Anyone who has worked on "internal" software--the stuff you write that your customers never see, but your co-workers use every day--is probably familiar with the idea of "forms over data" or "CRUD apps". The idea is that the quickest path between a schema in an RDBMS and an app to maintain the data in it is to make two screens for each table. One screen has a grid of the data in the records in the table, and the other screen is a form with fields for each column used to edit or create rows in the table.
If the users express a need to do "mass edits", you might find yourself searching for an editable data grid control that will let you edit data right in the list/table display, rather than editing one row at a time in a specialized form. And if you're especially unlucky your users will ask that fateful question: "can you just make it work like Excel"?
The answer is that of course you can. You can buy a dev license for some fancy user control for your platform of choice that will attempt to imitate Excel's grid interaction paradigm as closely as possible, while giving you all sorts of knobs, dials, and hooks with which to customize, extend, or otherwise deviate from said paradigm. Or you can just commit to the devil's deal and use VBA to customize and extend actual Excel spreadsheets.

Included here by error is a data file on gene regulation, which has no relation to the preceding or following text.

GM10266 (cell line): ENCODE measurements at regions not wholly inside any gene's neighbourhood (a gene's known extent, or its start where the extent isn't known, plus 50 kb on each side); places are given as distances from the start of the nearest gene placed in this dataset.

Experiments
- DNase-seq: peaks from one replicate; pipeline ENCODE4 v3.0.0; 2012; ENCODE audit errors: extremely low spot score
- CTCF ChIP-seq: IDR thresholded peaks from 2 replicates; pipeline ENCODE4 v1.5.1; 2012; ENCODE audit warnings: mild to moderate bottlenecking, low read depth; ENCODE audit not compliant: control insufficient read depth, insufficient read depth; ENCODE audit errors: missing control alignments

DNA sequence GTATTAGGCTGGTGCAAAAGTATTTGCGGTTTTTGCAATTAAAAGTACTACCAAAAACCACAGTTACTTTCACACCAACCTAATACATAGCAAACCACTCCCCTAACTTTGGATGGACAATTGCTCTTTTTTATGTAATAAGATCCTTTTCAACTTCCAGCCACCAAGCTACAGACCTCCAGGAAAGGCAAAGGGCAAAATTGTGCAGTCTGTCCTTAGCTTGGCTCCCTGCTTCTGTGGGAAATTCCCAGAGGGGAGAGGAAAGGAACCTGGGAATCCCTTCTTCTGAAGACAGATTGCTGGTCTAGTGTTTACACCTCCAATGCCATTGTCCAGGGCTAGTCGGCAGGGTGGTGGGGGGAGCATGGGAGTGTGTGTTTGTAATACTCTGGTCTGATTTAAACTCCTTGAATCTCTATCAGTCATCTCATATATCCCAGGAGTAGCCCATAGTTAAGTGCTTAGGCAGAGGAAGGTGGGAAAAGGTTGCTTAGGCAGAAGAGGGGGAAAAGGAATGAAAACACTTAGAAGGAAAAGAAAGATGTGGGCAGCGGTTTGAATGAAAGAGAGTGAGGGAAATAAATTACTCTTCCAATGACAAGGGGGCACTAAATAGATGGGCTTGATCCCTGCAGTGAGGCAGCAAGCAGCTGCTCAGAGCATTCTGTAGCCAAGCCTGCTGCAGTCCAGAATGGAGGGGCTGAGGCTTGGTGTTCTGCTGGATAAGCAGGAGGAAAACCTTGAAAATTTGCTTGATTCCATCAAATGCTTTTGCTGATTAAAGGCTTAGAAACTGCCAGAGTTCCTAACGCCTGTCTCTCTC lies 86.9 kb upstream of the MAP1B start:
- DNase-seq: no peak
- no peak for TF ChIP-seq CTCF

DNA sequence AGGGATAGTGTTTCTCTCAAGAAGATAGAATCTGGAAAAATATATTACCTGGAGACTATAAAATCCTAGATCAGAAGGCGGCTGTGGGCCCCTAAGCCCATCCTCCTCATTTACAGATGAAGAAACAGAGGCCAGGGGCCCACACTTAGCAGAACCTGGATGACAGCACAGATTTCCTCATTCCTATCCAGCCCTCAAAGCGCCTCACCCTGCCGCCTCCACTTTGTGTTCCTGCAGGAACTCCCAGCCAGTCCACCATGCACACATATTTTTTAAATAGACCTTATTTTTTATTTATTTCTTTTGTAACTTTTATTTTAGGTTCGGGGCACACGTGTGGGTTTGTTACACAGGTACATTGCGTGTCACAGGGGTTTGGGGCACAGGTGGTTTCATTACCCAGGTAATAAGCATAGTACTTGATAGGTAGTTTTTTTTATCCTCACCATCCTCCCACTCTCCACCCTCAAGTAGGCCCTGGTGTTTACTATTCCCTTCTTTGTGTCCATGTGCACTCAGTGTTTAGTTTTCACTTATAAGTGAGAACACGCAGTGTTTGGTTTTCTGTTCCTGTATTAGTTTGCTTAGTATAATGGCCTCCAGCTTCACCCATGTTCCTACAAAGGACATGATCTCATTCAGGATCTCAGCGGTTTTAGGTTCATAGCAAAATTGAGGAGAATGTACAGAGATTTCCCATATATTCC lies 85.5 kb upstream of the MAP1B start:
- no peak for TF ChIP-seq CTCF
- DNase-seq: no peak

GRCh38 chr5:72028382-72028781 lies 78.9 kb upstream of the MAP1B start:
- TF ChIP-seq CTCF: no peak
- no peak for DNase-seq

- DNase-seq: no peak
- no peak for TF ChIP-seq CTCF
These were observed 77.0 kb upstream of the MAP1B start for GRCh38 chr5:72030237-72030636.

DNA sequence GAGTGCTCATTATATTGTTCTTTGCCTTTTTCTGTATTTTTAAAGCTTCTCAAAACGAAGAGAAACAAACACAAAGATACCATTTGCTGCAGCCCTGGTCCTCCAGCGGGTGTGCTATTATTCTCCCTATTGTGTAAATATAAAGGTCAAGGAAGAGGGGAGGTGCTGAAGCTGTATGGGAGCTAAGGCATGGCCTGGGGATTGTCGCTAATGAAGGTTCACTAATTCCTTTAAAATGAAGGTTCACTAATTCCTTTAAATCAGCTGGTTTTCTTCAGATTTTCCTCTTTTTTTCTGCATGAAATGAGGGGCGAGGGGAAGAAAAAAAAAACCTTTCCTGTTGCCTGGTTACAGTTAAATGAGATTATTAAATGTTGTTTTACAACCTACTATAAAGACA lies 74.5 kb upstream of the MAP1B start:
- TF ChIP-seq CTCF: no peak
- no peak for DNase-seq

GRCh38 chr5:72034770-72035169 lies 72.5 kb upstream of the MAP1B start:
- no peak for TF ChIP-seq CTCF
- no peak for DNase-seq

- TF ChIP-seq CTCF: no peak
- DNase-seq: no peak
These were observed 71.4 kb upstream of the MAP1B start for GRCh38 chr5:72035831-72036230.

Actually, if you're not in a position to resist the demands, that's probably the least of all evils. I mean, VBA is pretty gross as a development platform. But it's also extremely low barrier to entry. And you don't have to answer questions about why things don't quite work like Excel, and why you can't make them.
But regardless which direction you go, if you find yourself giving your users an Excel-like interface, there are probably some decent reasons why. Either your team can't afford to take the time to build a task-oriented UI (because doing UI well is hard,) or you just honestly don't know what your users need to do with their data. So you need to provide a way for users to work with their data when neither they nor you know what their task flows are yet, without a big engineering investment.
Don't know what your users need to do? Can't afford to find out? No shame in that, do what you gotta do. Don't care? Have no intention of ever finding out? Then... Well... Maybe a little shame is appropriate.